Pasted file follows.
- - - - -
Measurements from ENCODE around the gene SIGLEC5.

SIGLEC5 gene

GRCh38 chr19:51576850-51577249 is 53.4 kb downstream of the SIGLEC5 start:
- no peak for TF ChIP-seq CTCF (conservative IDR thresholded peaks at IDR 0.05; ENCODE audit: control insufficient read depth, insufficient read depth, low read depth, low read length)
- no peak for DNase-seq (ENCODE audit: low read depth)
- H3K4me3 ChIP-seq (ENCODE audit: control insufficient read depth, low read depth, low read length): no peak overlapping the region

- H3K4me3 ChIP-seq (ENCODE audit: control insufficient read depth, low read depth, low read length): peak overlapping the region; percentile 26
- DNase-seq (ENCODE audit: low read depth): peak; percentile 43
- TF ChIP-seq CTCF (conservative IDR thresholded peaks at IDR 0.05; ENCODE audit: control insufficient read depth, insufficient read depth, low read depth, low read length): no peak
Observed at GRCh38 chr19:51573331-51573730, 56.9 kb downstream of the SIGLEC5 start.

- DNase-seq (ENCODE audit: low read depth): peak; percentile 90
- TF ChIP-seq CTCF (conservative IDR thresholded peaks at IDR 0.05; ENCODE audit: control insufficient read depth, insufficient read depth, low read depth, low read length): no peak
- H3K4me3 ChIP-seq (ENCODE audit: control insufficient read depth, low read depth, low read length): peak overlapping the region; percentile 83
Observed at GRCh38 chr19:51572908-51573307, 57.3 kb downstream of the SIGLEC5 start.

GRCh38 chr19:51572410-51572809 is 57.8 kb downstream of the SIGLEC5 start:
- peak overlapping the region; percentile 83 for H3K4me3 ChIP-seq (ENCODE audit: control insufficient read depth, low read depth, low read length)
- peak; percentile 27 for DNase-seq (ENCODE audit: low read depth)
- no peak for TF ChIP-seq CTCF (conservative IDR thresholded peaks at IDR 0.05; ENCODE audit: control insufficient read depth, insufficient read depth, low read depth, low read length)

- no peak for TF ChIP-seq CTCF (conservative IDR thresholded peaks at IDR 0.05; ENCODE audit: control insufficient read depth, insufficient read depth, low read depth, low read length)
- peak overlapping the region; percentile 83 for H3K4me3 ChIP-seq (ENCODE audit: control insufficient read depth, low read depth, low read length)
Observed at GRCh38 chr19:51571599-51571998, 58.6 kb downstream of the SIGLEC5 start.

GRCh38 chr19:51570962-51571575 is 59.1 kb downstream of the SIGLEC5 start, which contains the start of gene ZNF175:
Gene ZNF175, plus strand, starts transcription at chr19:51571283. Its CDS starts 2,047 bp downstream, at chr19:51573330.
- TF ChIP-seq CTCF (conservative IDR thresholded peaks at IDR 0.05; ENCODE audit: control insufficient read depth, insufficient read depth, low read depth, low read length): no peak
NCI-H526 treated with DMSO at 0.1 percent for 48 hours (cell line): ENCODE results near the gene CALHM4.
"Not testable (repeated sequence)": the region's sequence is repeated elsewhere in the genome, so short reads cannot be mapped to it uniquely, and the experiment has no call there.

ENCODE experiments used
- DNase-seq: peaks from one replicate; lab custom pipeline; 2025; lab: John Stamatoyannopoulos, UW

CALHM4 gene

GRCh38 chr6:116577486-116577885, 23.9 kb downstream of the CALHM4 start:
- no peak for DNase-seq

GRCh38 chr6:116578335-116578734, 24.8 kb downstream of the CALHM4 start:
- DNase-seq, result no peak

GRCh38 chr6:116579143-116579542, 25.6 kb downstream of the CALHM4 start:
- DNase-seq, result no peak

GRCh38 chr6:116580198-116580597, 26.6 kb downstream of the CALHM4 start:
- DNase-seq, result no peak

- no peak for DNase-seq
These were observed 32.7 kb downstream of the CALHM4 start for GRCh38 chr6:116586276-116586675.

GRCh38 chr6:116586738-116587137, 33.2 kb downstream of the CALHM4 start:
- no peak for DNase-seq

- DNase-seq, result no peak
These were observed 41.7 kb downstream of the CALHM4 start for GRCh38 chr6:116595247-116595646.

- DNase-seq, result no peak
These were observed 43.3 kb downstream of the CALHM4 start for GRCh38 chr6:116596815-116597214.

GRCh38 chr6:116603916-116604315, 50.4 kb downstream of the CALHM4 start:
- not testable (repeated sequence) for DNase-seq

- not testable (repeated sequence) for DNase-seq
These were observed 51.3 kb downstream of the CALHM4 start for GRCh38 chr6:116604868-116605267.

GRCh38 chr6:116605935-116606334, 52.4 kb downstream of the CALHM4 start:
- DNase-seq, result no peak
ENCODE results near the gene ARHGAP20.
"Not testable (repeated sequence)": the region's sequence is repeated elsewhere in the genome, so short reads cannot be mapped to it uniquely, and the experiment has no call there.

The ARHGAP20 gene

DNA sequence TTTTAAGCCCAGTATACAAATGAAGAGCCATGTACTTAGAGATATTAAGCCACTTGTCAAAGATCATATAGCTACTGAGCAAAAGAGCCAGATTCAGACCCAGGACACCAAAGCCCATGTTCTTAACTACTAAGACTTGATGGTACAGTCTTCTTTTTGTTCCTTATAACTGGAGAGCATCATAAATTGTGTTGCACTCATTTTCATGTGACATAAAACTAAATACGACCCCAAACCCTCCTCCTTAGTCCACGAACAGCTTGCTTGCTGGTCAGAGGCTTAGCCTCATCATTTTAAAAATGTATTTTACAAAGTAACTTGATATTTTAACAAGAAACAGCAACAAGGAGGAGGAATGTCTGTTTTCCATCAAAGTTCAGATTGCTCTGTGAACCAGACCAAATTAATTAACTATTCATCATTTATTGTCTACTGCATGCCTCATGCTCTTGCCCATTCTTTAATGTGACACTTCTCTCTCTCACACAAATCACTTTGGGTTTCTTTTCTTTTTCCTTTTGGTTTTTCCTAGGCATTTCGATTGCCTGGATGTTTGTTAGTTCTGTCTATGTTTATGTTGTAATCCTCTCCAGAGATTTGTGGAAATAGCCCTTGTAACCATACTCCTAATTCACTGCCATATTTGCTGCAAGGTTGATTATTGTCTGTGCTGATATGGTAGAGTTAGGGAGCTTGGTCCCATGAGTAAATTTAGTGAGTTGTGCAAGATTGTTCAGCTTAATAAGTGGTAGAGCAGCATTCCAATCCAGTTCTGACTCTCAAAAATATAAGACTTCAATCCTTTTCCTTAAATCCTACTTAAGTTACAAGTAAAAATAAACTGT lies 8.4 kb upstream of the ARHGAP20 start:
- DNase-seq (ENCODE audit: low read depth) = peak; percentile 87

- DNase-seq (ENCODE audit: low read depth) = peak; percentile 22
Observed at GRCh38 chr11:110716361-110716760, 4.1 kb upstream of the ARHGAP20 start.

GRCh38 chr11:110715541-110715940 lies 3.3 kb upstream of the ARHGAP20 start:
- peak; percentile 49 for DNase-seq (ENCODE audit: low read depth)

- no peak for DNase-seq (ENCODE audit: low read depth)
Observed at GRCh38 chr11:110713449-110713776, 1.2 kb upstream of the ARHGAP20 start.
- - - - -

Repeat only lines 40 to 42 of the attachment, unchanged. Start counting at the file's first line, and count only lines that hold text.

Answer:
GRCh38 chr6:116586738-116587137, 33.2 kb downstream of the CALHM4 start:
- no peak for DNase-seq

- DNase-seq, result no peak